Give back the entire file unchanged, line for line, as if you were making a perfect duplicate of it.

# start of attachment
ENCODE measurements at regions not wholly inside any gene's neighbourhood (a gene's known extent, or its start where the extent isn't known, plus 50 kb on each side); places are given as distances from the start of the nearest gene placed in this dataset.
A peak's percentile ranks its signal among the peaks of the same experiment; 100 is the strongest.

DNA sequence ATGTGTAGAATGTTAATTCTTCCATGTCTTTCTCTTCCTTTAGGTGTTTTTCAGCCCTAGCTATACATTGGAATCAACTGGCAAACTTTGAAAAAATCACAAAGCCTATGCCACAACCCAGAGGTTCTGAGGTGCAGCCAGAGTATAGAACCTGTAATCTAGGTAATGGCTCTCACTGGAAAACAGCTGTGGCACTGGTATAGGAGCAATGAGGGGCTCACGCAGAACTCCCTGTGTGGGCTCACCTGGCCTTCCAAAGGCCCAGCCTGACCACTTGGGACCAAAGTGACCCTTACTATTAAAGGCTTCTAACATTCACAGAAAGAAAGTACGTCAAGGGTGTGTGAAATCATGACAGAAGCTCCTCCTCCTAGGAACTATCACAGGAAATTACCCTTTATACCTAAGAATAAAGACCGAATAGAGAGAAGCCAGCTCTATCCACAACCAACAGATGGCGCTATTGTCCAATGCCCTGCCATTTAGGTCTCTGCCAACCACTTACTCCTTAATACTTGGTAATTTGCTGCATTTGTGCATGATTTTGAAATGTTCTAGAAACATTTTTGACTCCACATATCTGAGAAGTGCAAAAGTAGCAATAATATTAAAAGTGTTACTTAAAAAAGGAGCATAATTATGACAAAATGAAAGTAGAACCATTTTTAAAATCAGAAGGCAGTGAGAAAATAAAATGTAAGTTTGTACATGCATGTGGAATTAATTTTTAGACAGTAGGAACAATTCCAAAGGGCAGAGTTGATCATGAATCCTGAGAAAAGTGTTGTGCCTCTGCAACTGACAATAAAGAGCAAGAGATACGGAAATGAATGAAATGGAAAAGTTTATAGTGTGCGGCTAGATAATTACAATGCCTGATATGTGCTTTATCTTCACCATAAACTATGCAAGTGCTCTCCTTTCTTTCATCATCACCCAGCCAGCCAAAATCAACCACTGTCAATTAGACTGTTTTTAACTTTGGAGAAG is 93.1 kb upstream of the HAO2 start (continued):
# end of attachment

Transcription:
ENCODE measurements at regions not wholly inside any gene's neighbourhood (a gene's known extent, or its start where the extent isn't known, plus 50 kb on each side); places are given as distances from the start of the nearest gene placed in this dataset.
A peak's percentile ranks its signal among the peaks of the same experiment; 100 is the strongest.

DNA sequence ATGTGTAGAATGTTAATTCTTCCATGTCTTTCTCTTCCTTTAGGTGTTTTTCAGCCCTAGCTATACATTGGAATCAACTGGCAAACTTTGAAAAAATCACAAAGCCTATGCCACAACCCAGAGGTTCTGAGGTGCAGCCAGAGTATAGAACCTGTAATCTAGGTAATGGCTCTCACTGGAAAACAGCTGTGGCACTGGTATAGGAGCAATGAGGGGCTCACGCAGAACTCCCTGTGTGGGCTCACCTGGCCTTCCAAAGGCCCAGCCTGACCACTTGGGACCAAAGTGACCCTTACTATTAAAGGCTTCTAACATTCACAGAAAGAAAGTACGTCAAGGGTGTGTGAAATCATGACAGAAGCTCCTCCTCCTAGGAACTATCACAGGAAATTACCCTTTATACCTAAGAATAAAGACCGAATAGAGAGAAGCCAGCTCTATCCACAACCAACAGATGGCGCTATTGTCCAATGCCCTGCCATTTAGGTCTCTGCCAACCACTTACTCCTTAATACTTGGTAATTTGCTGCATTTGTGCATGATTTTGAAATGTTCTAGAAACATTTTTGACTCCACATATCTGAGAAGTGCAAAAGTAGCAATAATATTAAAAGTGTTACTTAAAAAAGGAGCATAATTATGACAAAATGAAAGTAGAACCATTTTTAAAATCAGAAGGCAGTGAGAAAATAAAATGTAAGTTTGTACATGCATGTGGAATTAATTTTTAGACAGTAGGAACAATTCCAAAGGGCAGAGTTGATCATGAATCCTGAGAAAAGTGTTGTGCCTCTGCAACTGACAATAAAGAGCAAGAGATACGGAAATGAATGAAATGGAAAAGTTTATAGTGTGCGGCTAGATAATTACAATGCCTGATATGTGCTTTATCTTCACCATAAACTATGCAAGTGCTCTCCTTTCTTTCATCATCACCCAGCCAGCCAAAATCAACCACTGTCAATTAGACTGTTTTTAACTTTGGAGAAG is 93.1 kb upstream of the HAO2 start (continued):